From Student to Pro: The Realities of Corporate Developers -
While a college education is all well and good, there is no substitute for actual real-world experience in the workplace. This is doubly true for software engineering.
Ars Technica makes the point clear: the small, well-defined problems of a programming assignment are cakewalk compared to the layers of interpersonal interaction, requirement gathering, and business domain understanding that is asked of professional developers.
Limits of HTML5 developing a Hidden Object Game -
While HTML5 has been successful at introducing many useful elements and technologies to browsers everywhere, there are still many challenges facing web developers.
Advancements in browsers and coding libraries have made a combination of HTML5-based technologies a viable game development platform. This ends up being the ultimate write-once-run-anywhere platform for game developers, but many issues still face developers, especially in areas of memory management and physical interaction. This Gamasutra guest blog post looks at considerations that game developers (and by some extensions, all web developers) must address when developing process-intensive web apps.
It's the Little Things -
Ars Technica takes an in-depth look at how the little details of software and web malfunctions, quirks, and errors can add up to a slow-burn for users.
The HTML spec provides many useful tags and attributes for developers to represent content and data. What it has not provided much of, however, is a useful place to store small, local, and relevant snippets of data or state information. HTML5’s “data-” attribute provides a solution.
In short, a data- attribute is a custom-defined HTML tag attribute that can be assigned any arbitrary value. Prepending “data-” to any name of your choosing create a perfectly valid attribute.
<a id='Assurance' data-tooltip='We rock your IT!'>Computol Assurance</div>
var element = document.getElementById("Assurance");
var text = element.getAttribute("data-tooltip");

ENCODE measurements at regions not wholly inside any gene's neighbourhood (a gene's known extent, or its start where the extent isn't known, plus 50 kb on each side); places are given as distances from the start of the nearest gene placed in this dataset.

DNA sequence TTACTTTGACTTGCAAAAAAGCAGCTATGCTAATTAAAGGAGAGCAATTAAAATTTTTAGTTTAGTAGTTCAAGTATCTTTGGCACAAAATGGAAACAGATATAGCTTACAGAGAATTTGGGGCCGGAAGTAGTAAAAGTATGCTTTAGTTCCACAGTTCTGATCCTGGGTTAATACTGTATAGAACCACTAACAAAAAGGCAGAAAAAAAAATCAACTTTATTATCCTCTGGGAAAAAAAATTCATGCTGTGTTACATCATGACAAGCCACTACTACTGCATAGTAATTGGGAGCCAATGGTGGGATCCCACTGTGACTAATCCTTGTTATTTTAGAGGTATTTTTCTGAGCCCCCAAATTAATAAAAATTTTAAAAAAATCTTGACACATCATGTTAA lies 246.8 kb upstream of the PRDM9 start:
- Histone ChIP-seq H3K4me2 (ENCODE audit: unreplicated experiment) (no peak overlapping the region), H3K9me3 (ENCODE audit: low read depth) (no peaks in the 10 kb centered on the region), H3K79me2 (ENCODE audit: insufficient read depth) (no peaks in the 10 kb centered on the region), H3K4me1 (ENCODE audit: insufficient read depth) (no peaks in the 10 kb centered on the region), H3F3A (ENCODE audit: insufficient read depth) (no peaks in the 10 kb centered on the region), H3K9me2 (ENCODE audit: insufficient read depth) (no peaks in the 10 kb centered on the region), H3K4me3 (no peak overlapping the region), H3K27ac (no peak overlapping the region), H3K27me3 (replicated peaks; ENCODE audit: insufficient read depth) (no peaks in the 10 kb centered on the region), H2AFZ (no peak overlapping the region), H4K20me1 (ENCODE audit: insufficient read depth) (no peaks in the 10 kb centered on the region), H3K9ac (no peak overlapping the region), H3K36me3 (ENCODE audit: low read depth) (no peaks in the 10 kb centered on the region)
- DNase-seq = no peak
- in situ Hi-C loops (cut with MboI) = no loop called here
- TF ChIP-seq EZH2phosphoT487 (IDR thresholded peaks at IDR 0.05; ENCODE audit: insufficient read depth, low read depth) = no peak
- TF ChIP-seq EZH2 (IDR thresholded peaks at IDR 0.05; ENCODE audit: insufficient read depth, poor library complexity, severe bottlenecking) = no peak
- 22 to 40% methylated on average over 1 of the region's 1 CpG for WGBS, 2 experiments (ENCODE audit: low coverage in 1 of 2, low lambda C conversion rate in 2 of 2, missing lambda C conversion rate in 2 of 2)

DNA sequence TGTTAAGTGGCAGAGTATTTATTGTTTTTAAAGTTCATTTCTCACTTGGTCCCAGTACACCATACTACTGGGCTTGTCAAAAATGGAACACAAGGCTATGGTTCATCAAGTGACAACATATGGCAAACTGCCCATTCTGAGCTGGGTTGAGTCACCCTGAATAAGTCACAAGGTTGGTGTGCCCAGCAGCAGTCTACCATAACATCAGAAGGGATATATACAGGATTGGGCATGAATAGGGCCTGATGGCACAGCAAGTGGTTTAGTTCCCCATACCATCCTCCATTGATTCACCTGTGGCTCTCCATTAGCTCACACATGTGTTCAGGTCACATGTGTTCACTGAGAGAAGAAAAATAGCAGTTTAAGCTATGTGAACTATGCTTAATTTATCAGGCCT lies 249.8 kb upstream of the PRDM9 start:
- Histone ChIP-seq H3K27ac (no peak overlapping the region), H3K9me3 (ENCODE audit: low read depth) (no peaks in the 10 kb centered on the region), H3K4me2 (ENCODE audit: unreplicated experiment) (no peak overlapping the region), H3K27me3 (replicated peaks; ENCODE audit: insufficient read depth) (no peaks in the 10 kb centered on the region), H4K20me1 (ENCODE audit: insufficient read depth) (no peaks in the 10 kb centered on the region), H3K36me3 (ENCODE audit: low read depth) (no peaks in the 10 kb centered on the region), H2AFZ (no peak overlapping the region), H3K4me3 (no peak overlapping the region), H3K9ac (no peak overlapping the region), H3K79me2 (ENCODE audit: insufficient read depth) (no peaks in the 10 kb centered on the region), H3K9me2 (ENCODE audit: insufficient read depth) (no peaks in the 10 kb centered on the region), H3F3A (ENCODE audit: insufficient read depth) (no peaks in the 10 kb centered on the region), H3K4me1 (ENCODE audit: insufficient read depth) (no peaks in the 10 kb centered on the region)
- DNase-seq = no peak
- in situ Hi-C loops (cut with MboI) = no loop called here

alert(text); // "We rock your IT!"
10 Things You Maybe Didn't Know About C# -
C# is an always-evolving language (per Microsoft’s schedule, of course), but some of its neatest tricks don’t come from the bleeding edge. Many useful features have been around since C# 2.0, but not all of these may be obvious to every C# developer.
You will almost certainly learn a thing or two about your favorite .NET language from this list.
One of Computol’s newest services has proven to be one of our most popular and robust: Computol VOIP. Built on a flexible and robust IP platform, our VOIP solution brings the scale, features, and reliability of an enterprise-class phone system to any size business at an affordable cost.
Here are a few of the features and advantages of our VOIP platform:
Interested in learning more? Contact us, either by calling 419-874-2280 or emailing us at email@example.com to get started.
Videry - Curated Videos For Web Designers -
Videry collects and (as the title implies) curates great videos - both clips and full sessions - of content related to great web design. From technical implementations to typography to design theory, there is a large variety of topics that should appeal to any web developer of any level.
Introduction To Polygonal Modeling And Three.js -
You can get started with three.js in less than a dozen lines of JS code and can end up creating seriously impressive stuff. Check it out.
Rachel Andrews recently discussed the issue of “What You See Is What You Get” editors (“WYSIWYG” or “wizzy-wig”) in content management systems. The classic problem: where does the fine line sit between giving clients unfettered control of their content and having a CMS provide well-structured content?
For example, WYSIWYG editors usually allow content to be edited just like it was an MS Word document. Users can style text (bold, etc.), change fonts, font sizes, align text, add images, and draw complex table structures. This is fantastic for those familiar with Word or similar applications, but it can create messy HTML markup or introduce design inconsistencies in the website.
Rachel’s article stands out to us because her solution to this problem hits close to home. While Computol believe clients should be in control of their content, there is definitely limitations to what a do-anything content editor should be able to touch on a website. Especially with responsive web designs, it is vitally important for a website to display content cleanly and consistently.
For those website hosted on one of our Concierge Packages, content updates are simple, easy, and consistent. We handle content updates in such a way that it always fits the website’s overall design and theme.
For our clients using a CMS, we encourage a “no-nonsense” approach to content editing. By defining content types, content priority, and specific editable regions, we strive to create effective templates that present content as cleanly and consistently as possible. We encourage stripped-down editors that only cover the basics: headings, font weights, and text alignment.
We never reject requests for more-advanced editors, however, but we open two-way communication so both sides understand the pros and cons of using simple versus complex editors. So far we have found great success with this approach and will continue with it in the future.
Blocking Image Hotlinking, Leeching and Evil Sploggers with IIS Url Rewrite - Scott Hanselman -
Scott Hanselman shows off a quick and easy way of using URL rewriting to stop media hot-linking from your website. Useful for all IIS developers who are conscious of their bandwidth usage.